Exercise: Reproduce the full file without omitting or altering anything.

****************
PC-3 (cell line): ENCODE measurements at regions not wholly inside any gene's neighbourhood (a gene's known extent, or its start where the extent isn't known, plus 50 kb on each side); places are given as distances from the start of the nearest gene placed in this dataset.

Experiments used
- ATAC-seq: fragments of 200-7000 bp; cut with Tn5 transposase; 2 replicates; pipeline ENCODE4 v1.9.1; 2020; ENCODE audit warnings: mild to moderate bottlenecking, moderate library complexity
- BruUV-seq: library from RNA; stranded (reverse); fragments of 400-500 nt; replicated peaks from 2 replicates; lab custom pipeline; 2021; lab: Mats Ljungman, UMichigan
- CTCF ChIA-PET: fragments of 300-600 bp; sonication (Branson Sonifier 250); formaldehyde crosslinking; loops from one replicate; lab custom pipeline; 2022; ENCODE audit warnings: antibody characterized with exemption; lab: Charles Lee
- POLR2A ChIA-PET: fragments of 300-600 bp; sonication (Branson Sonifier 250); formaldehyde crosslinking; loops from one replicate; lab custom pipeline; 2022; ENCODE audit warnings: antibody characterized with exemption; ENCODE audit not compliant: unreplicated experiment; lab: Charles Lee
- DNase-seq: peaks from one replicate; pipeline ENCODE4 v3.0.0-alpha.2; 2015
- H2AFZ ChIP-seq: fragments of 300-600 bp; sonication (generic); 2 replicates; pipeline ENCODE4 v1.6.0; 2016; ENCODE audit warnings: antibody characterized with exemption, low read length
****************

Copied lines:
PC-3 (cell line): ENCODE measurements at regions not wholly inside any gene's neighbourhood (a gene's known extent, or its start where the extent isn't known, plus 50 kb on each side); places are given as distances from the start of the nearest gene placed in this dataset.

Experiments used
- ATAC-seq: fragments of 200-7000 bp; cut with Tn5 transposase; 2 replicates; pipeline ENCODE4 v1.9.1; 2020; ENCODE audit warnings: mild to moderate bottlenecking, moderate library complexity
- BruUV-seq: library from RNA; stranded (reverse); fragments of 400-500 nt; replicated peaks from 2 replicates; lab custom pipeline; 2021; lab: Mats Ljungman, UMichigan
- CTCF ChIA-PET: fragments of 300-600 bp; sonication (Branson Sonifier 250); formaldehyde crosslinking; loops from one replicate; lab custom pipeline; 2022; ENCODE audit warnings: antibody characterized with exemption; lab: Charles Lee
- POLR2A ChIA-PET: fragments of 300-600 bp; sonication (Branson Sonifier 250); formaldehyde crosslinking; loops from one replicate; lab custom pipeline; 2022; ENCODE audit warnings: antibody characterized with exemption; ENCODE audit not compliant: unreplicated experiment; lab: Charles Lee
- DNase-seq: peaks from one replicate; pipeline ENCODE4 v3.0.0-alpha.2; 2015
- H2AFZ ChIP-seq: fragments of 300-600 bp; sonication (generic); 2 replicates; pipeline ENCODE4 v1.6.0; 2016; ENCODE audit warnings: antibody characterized with exemption, low read length